who leaped, the person he leaped for, and •What then? Am I against all acts of relating in short, that he was either cured, charity? God forbid! I know of no virtue or killed, or maimed by the fall. It indeed in the gospel that is in more pathetic ex- gives the names of so many who died by it, pressions recommended to our practice. “I that it would have looked like a bill of morwas hungry and ye gave me no meat, tality, had I translated it at full length; I thirsty and ye gave me no drink, naked and have therefore made an abridgment of it, ye clothed me not, a stranger and ye took and only extracted such particular pasme not in, sick and in prison and ye visited sages as have something extraordinary, me not.” Our blessed Saviour treats the either in the case or in the cure, or in the exercise or neglect of charity towards a fate of the person who is mentioned in it. poor man, as the performance or breach of After this short preface take the account this duty towards himself. I shall endea- as follows: vour to obey the will of my lord and master: Battus, the son of Menalcas the Sicilian, and therefore if an industrious man shall leaped for Bombyca the musician: got rid submit to the hardest labour and coarsest of his passion with the loss of his right leg fare, rather than endure the shame of and arm, which were broken in the fall. taking relief from the parish, or asking it Melissa, in love with Daphnis very in the street, that is the hungry, the thirsty, much bruised, but escaped with life. the naked; and I ought to believe, if any Cynisca, the wife of Æschines, being in man is come hither for shelter against per- love with Lycus; and Æschines her hussecution or oppression, this is the stranger, band being in love with Eurilla; (which had and I ought to take him in. If any country- made this married couple very uneasy to man of our own is fallen into the hands of one another for several years) both the infidels, and lives in a state of miserable husband and the wife took the leap by concaptivity, this is the man in prison, and I sent; they both of them escaped, and have should contribute to his ransom. I ought lived very happily together ever since. to give to an hospital of invalids, to recover Larissa, a virgin of Thessaly, deserted as many useful subjects as I can: but I shall by Plexippus, after a courtship of three bestow none of my bounties upon an alms- years; she stood upon the brow of the prohouse of idle people; and for the same rea-montory for some time, and after having son I should not think it a reproach to me thrown down a ring, a bracelet, and a little if I had withheld my charity from those picture, with other presents which she had common beggars. But we prescribe better received from Plexippus, she threw herrules than we are able to practise; we are self into the sea, and was taken up alive. ashamed not to give into the mistaken man N. B. Larissa before she leaped made ners of our country: but at the same time, an offering of a silver Cupid in the temple I cannot but think it a reproach worse than of Apollo. that of common swearing, that the idle and Simætha, in love with Daphnis the Mynthe abandoned are suffered in the name of dian; perished in the fall. heaven and all that is sacred to extort from Charixus, the brother of Sappho, in love christian and tender minds a supply to a with Rhodope the courtesan, having spent profligate way of life, that is always to be his whole estate upon her, was advised by supported, but never relieved.” Z. his sister to leap in the beginning of his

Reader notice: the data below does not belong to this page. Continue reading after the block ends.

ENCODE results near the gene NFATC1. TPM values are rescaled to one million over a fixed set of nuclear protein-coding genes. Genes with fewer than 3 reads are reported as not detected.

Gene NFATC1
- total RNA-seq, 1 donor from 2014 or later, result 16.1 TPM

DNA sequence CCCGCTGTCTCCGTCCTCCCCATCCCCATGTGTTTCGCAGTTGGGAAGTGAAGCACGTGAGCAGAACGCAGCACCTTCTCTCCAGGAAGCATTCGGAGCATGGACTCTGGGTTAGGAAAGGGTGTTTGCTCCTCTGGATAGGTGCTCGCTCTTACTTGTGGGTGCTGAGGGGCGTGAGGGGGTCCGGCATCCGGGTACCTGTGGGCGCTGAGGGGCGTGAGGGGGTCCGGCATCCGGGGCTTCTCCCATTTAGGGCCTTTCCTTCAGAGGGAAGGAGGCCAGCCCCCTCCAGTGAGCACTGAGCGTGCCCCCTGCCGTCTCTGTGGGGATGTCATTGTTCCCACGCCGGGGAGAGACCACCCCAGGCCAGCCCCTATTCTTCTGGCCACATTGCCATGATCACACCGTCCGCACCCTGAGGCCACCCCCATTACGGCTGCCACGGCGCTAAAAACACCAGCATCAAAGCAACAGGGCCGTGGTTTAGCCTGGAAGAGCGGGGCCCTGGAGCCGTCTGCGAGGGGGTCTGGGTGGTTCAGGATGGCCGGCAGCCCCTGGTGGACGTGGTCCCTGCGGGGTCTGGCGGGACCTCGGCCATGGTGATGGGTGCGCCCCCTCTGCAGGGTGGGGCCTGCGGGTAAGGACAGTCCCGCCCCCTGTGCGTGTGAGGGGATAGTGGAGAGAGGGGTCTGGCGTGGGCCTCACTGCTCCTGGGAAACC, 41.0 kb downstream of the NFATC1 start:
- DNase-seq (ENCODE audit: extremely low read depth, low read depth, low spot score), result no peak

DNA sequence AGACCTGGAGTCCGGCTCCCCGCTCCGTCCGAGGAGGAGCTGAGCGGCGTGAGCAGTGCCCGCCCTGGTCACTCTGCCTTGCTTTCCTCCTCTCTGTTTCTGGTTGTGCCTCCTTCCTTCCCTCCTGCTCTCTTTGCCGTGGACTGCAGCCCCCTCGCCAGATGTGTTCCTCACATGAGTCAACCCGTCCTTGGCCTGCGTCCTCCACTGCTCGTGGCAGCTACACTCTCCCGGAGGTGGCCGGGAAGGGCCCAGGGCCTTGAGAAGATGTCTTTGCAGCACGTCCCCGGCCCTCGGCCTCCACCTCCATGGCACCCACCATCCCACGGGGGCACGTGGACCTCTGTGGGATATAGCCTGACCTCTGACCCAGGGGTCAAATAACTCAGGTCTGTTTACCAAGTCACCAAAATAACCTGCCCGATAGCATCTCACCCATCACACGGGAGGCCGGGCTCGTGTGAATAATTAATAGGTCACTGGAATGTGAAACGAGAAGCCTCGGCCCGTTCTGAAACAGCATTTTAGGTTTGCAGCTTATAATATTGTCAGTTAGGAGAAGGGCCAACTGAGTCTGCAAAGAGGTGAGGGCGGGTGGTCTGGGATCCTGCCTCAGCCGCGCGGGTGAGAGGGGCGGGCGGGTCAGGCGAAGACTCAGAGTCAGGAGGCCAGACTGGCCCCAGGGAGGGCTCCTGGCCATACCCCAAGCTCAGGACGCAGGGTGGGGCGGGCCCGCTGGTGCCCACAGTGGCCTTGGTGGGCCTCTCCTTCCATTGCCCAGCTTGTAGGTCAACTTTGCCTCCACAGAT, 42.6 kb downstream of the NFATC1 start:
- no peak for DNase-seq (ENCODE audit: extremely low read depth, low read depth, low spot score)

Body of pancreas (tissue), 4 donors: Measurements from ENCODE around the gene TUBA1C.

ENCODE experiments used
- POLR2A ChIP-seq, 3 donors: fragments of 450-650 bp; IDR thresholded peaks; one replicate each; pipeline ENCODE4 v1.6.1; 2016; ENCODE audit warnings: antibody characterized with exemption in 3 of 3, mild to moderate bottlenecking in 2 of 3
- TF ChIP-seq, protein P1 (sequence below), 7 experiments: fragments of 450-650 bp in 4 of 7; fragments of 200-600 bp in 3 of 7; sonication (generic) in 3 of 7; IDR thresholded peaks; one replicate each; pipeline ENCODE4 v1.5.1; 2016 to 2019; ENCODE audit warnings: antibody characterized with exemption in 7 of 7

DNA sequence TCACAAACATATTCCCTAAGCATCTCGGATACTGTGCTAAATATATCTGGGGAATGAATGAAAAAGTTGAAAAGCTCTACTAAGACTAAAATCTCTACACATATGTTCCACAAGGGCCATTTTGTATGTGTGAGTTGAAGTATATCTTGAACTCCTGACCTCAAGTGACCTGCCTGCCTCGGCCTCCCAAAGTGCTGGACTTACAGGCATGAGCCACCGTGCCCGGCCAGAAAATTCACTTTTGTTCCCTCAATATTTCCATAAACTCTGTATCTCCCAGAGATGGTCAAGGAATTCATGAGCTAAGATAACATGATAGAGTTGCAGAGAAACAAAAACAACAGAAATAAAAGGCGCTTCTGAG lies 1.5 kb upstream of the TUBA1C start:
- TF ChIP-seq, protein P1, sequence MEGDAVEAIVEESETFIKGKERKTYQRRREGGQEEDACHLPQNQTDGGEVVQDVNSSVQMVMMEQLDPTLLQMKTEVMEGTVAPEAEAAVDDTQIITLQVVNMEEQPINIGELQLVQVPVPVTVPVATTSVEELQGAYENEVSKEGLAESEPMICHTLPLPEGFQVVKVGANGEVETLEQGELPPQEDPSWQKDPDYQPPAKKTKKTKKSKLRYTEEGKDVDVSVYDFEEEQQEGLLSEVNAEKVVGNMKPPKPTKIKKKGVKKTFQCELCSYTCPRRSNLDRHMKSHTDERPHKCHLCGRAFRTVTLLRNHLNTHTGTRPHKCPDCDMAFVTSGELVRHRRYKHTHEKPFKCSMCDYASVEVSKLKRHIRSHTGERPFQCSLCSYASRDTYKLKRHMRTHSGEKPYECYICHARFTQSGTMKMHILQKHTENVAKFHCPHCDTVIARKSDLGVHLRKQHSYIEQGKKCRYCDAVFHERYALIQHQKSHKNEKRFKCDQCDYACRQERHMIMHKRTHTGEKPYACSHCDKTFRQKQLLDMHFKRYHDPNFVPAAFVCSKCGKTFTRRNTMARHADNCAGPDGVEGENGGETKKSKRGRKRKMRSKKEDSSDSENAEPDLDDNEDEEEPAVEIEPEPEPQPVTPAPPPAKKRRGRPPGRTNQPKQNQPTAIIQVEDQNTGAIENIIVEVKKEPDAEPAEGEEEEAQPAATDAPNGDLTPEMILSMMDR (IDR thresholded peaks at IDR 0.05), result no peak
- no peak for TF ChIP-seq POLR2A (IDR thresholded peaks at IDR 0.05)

amour, but would not hearken to her until